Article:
If we’re looking at the Carlton list as a whole, Kennedy looks like a big bodied mid, but he hasn’t really come on in that role, often hampered by injury. With a season-high of just 16 touches in Round 10 last season, unless Kennedy is able to get super fit, a role up forward seems to be the best case scenario for him.

As a third option, he has the capability to give defenders some real issues.



Has this horse bolted?

Big Levi looked at his best when he was slotted into defence last season. Able to attack the ball without contesting against three or four defenders, Casboult showed that he was able to impact the game at the other end of the ground.

Remaining at the Blues, Casboult is a long shot to slot in and ease the pressure up forward. You could see him slotting in for a quarter or two here or there, but history tells us that Carlton are like Stormtroopers on Tatooine and I am Obi Wan Kenobi… this is not the forward you’re looking for.



I was talking to someone the other day and said I wouldn’t mind putting some money on Eddie Betts to lead the Blues in goal kicking in 2020. I reckon his price will have firmed a little with the news of Curnow’s injury.

I thought Eddie had a poor season last year, yet he still finished with 37 goals – that’s 11 better than anyone wearing navy blue.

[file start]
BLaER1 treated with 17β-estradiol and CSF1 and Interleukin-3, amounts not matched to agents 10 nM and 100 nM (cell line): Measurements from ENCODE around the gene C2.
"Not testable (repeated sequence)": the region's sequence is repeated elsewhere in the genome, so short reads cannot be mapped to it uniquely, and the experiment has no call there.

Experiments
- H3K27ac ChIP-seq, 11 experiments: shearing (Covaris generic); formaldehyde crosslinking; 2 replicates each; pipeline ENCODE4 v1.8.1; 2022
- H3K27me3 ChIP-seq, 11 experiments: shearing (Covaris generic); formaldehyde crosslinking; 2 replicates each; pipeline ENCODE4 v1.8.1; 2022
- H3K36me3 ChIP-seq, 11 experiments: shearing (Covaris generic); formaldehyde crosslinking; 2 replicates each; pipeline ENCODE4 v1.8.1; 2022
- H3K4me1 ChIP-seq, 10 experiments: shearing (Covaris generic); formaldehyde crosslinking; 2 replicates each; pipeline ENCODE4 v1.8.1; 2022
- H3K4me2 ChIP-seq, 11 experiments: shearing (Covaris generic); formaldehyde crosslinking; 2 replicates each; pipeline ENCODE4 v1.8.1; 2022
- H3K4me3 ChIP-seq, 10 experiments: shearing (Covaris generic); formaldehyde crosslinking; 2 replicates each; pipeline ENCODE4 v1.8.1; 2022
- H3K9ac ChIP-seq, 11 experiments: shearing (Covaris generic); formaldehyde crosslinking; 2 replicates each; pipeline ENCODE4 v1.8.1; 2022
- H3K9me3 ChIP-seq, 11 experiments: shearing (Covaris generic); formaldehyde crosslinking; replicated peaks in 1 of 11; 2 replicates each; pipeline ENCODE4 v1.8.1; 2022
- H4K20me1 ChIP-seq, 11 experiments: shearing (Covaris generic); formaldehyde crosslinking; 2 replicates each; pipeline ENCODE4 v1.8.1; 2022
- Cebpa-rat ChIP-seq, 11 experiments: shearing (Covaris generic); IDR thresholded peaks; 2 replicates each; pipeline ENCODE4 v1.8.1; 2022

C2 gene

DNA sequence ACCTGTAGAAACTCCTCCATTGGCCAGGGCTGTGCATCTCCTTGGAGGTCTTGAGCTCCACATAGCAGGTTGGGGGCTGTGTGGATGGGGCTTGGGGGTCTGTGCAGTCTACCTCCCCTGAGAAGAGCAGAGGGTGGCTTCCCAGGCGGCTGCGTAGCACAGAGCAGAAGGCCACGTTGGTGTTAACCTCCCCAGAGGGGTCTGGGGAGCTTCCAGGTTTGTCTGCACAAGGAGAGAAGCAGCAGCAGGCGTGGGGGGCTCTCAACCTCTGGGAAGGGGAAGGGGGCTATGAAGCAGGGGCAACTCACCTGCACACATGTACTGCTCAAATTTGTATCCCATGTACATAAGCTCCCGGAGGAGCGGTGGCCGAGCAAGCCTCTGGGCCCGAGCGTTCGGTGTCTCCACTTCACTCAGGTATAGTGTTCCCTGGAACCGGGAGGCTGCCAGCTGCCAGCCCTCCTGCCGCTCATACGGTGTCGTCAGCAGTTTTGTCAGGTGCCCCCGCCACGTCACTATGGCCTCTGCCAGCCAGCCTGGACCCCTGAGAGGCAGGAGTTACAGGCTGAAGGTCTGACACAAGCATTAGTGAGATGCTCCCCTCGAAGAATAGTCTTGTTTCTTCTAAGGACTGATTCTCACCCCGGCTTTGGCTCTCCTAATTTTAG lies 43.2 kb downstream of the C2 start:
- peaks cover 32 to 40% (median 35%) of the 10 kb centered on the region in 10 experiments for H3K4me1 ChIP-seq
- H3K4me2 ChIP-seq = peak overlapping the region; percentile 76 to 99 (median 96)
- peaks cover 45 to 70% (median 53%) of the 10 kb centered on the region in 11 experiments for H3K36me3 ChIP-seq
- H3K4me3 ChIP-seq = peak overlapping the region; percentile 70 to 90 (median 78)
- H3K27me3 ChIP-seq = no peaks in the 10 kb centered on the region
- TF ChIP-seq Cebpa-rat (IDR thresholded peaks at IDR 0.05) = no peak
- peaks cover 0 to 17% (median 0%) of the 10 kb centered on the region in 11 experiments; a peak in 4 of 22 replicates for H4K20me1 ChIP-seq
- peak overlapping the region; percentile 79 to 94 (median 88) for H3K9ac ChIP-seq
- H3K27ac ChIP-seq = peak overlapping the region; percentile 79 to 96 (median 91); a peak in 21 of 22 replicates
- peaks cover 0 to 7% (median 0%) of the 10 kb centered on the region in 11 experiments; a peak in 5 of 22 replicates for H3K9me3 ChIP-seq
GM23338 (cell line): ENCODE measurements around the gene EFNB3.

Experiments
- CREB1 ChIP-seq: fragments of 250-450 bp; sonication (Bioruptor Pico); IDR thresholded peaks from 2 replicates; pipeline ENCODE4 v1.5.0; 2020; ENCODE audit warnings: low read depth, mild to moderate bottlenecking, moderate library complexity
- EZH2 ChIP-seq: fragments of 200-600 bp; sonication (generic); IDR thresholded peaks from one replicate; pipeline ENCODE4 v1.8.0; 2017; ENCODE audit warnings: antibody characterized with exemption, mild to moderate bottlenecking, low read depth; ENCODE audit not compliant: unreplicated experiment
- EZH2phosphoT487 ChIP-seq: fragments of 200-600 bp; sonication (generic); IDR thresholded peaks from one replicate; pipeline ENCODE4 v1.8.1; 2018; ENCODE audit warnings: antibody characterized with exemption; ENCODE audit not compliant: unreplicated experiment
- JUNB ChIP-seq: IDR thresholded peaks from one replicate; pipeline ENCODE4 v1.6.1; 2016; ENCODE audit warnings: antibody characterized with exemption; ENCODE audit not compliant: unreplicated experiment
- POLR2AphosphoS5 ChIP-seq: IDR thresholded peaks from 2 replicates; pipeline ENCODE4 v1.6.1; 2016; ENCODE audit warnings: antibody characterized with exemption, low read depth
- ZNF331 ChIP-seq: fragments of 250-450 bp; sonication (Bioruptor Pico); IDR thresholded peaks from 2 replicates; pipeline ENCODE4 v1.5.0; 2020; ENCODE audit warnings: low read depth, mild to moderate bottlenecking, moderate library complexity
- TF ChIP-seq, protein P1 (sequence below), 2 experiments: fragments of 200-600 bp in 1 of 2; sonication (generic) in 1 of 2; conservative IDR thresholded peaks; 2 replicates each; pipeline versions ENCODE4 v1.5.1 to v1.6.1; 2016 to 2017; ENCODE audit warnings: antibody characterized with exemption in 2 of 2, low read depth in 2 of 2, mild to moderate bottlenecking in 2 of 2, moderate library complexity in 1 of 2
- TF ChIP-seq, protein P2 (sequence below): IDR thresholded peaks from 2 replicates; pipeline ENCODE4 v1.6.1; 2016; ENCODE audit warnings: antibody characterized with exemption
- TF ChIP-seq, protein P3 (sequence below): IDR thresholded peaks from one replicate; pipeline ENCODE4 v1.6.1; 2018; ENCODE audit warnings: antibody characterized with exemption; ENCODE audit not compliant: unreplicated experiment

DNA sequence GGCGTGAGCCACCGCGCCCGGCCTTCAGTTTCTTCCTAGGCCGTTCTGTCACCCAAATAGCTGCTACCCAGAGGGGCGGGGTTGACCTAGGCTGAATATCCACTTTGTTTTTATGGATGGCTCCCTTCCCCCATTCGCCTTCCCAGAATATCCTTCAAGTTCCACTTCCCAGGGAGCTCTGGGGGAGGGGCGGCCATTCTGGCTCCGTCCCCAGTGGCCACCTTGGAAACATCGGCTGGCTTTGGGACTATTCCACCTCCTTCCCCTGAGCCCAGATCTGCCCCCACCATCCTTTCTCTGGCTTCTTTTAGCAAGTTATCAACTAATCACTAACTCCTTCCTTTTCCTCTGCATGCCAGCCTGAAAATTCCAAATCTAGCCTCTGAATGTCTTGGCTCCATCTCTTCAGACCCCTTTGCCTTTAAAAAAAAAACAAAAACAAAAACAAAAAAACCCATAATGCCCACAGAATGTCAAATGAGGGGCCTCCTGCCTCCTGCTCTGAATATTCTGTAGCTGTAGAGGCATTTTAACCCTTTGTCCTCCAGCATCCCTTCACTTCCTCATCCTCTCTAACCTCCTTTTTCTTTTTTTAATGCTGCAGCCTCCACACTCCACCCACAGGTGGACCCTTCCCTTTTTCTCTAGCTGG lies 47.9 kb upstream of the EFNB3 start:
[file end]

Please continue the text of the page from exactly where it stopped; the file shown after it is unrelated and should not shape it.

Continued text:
Harry McKay kicked 26 to lead Carlton, and Eddie hasn’t kicked that few since 2008. Yeah, his legs are older, and yeah he kicks cheap goals against the Suns and when games are all but over, but he does kick goals, and that’s something Carlton forwards haven’t been able to do since… Jeff Garlett kicked 43 in 2011.

Is Eddie the answer? Hell no, but he might just change the question a little.


There is no mistake that Charlie Curnow’s second knee injury this off-season is a damaging blow for the club, and might say a bit more about Curnow’s overall durability, but teams have a knack of adapting and succeeding even in the face of what looks like disaster. Carlton have to start doing that.

The 2020 season has been mentioned by many as the year Carlton takes the next step. However, if you’ve followed footy for a while you would have heard something similar plenty of times over the last 10-15 years.

With or without Charlie Curnow, the Blues have to make a leap this season. Which of their forwards will give them the boost they need to get 2020 off to the start they need?